Final-obstruent devoicing

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Final-obstruent devoicing or terminal devoicing is a systematic phonological process occurring in languages such as Catalan, German, Dutch, Breton, Russian, Polish, Lithuanian, Turkish, and Wolof. In such languages, voiced obstruents become voiceless before voiceless consonants and in pausa. The process can be written as *C[+voice] > C[-voice]/__#. [1]


Languages with final-obstruent devoicing

Germanic languages

Most modern continental West Germanic languages developed final devoicing, the earliest evidence appearing in Old Dutch around the 9th or 10th century. However, Yiddish notably does not alter final voiced sounds; this appears to be a later reversal.

Of the North Germanic languages, Norwegian, Swedish and Danish (the latter of which has no voiced obstruents) do not have final devoicing. As in Danish, Icelandic stops are voiceless, but it has voiced fricatives which may also occur word-finally.

Gothic (an East Germanic language) also developed final devoicing independently.

Romance languages

Among the Romance languages, word-final devoicing is common in the Gallo-Romance languages, some of which tend to exhibit strong Frankish influence (itself the ancestor of Old Dutch, above).

Romanian does not have it. Other Romance languages such as French and Italian rarely have words with final voiced consonants for different reasons in their phonological histories, but borrowings from English into French or Italian that have a voiced final consonant (such as weekend) are not devoiced. Portuguese merges [s] and [z] in word-final position (nós and noz are homophones) but has a few words ending with voiced stops like sob (although some dialects feature an epenthetic vowel after the final consonant).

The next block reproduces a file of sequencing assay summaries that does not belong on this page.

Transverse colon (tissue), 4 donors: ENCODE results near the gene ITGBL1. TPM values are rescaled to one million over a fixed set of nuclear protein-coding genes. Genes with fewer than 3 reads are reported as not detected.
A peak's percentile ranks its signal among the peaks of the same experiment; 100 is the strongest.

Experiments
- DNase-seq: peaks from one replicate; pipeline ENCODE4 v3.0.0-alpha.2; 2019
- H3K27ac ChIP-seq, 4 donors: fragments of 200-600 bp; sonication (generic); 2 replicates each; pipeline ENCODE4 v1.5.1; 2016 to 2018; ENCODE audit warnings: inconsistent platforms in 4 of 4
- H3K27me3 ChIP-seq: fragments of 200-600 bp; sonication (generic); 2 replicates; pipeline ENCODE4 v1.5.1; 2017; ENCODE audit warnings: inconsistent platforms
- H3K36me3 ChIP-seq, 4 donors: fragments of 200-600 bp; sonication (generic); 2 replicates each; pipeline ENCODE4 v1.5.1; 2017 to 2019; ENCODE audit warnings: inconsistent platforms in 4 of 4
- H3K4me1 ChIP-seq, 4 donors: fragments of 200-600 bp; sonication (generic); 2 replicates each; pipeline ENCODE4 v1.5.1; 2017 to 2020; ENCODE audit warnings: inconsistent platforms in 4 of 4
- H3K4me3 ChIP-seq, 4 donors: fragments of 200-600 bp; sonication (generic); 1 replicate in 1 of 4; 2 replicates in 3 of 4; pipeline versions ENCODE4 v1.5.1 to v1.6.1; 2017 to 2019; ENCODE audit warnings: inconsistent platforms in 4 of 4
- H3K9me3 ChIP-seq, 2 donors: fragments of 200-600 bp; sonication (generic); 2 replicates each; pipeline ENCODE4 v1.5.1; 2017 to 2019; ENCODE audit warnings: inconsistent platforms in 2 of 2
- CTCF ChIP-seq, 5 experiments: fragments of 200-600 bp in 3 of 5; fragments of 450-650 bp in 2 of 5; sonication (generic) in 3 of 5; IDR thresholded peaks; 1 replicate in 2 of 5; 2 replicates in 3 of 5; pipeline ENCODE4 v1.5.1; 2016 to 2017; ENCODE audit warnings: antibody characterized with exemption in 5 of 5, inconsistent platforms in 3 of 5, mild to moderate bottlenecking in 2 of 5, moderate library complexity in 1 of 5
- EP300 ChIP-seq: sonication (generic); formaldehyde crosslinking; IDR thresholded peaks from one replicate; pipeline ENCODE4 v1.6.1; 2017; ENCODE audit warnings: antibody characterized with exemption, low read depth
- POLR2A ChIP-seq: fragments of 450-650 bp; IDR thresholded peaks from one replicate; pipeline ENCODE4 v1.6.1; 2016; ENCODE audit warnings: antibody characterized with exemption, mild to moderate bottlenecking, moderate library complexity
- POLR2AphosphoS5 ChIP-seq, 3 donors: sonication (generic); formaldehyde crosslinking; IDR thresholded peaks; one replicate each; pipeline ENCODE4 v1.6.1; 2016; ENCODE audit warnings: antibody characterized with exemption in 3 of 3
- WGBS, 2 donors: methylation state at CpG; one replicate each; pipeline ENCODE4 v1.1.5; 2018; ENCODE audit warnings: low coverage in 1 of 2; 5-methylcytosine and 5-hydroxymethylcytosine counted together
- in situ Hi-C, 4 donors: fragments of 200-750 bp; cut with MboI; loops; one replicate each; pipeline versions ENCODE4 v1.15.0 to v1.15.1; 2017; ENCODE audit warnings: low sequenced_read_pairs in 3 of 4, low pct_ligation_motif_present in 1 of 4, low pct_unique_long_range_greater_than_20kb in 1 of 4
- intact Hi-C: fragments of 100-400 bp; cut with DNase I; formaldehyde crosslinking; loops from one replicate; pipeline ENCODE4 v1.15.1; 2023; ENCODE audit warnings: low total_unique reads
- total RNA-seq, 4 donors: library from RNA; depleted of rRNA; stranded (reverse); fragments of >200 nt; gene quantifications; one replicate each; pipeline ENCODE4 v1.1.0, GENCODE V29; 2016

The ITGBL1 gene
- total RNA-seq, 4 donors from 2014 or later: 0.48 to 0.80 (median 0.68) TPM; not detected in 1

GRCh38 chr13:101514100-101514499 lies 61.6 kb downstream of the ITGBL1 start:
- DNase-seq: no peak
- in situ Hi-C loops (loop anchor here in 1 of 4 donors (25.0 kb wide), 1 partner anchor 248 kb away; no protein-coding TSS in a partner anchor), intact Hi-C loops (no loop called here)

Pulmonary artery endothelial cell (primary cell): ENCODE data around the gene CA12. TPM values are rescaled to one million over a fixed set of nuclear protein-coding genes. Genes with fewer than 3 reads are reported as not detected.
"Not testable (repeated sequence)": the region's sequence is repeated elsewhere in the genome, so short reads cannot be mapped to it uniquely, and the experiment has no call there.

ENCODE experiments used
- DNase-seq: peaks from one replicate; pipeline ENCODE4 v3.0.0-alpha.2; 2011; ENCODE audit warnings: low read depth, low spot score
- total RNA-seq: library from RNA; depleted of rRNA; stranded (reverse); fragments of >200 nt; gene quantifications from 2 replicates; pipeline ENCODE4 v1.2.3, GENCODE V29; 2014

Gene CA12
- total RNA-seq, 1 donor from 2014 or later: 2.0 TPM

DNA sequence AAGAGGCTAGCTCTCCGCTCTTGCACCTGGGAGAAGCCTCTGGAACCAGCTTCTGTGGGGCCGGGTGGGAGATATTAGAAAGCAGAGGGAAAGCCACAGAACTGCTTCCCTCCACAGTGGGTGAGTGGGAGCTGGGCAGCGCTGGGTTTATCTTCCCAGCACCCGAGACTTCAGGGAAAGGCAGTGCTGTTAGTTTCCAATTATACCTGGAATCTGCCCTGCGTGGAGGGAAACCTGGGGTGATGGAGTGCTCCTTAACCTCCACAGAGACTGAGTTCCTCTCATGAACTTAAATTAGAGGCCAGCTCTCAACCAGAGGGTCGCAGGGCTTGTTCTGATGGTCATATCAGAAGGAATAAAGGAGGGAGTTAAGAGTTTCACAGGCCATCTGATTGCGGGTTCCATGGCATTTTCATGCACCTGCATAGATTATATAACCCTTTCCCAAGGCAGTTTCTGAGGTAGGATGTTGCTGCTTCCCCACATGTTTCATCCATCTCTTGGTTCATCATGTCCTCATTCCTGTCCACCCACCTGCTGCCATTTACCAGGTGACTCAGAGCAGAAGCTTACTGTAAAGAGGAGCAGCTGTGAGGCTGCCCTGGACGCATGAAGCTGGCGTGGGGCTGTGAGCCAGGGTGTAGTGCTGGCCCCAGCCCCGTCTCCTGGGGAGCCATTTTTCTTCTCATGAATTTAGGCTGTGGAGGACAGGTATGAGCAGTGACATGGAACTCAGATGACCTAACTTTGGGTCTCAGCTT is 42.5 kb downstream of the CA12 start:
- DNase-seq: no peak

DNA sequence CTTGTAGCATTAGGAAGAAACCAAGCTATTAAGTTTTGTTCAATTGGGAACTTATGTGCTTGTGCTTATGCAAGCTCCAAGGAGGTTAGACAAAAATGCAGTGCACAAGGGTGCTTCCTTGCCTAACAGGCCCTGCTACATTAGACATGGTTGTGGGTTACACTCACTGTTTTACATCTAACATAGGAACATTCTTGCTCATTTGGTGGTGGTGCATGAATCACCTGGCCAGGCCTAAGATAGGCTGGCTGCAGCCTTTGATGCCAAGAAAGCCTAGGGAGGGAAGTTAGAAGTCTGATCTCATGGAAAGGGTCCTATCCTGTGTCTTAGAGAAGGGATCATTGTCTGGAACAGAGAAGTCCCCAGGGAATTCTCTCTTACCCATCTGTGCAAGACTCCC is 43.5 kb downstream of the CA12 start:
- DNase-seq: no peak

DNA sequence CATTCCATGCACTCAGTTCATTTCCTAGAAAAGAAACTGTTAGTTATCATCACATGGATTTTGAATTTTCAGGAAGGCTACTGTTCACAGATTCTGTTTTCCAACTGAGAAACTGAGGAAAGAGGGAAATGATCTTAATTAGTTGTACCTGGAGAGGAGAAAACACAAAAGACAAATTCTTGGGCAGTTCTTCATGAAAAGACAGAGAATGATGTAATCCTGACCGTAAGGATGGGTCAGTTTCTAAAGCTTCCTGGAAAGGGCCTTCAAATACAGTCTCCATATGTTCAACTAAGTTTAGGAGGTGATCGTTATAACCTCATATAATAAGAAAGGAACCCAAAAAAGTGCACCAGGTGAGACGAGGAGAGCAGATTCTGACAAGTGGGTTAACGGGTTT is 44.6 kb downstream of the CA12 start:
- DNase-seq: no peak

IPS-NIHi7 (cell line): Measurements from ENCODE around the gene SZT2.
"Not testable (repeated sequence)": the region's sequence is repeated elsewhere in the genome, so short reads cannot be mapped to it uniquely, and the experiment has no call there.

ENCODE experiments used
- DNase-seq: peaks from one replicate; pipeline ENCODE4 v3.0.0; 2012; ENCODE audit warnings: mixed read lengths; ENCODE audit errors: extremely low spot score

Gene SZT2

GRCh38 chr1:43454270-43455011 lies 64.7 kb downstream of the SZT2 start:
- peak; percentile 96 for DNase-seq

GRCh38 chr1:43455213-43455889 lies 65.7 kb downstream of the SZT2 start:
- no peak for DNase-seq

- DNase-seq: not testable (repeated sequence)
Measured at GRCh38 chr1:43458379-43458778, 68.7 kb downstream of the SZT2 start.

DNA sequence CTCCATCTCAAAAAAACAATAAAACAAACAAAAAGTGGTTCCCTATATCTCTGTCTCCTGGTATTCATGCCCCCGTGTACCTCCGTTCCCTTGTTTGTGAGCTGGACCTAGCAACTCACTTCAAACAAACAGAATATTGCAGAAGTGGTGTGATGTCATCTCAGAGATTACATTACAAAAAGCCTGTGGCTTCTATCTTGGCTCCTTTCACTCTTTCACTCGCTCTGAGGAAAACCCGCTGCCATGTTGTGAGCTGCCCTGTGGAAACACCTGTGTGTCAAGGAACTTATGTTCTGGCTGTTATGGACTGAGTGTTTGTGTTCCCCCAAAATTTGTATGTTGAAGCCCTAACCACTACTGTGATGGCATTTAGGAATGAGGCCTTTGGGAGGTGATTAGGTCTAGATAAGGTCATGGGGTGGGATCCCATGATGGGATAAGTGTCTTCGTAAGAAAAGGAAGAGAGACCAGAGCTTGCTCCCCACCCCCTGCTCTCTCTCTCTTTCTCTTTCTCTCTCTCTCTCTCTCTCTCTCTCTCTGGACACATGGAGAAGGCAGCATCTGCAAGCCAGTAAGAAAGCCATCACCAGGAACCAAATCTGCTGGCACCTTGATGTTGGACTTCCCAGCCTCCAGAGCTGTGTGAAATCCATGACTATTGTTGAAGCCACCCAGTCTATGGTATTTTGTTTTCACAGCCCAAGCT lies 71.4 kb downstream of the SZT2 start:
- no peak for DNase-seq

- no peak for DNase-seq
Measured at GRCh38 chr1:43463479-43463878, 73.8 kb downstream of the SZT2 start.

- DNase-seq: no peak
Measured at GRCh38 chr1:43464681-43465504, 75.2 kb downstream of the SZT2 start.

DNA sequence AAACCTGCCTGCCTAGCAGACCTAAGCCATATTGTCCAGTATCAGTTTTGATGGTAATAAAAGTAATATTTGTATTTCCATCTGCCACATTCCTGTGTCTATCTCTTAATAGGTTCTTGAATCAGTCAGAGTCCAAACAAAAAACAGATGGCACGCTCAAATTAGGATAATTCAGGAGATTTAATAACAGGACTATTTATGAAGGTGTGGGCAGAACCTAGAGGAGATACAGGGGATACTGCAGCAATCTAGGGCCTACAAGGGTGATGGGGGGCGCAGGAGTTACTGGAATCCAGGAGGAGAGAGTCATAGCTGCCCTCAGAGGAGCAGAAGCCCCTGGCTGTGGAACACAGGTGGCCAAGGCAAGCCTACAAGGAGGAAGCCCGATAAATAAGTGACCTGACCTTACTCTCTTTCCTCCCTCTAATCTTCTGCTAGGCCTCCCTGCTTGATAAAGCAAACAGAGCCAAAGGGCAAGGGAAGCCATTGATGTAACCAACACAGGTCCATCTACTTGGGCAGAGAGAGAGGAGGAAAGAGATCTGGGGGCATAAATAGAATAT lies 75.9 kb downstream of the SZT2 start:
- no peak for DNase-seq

Slavic languages

Most Slavic languages exhibit final devoicing, but notably standard (Štokavian) Serbo-Croatian and Ukrainian do not.

Other Indo-European languages

Non-Indo-European languages

Note: Hungarian, which lies geographically between Germanic- and Slavic- speaking areas, does not have it. Terminal devoicing is indicated in the orthography in Turkish, but it isn't in Azeri. For example, the personal name Məhməd is pronounced [mæhˈmæt] in Azeri, with a final [t], even though it is spelled with a final d. Meanwhile, the Turkish version of this name is also pronounced with a final [t], but is spelled with a more phonetically accurate Mehmet.


Dutch and Afrikaans

In Dutch and Afrikaans, terminal devoicing results in homophones such as hard 'hard' and hart 'heart' as well as differences in consonant sounds between the singular and plural forms of nouns, for example golf–golven (Dutch) and golf–golwe (Afrikaans) for 'wave–waves'.

The history of the devoicing phenomenon within the West Germanic languages is not entirely clear, but the discovery of a runic inscription from the early fifth century suggests that this terminal devoicing [4] originated in Frankish. Of the old West Germanic languages, Old Dutch, a descendant of Frankish, is the earliest to show any kind of devoicing, and final devoicing also occurred in Frankish-influenced Old French.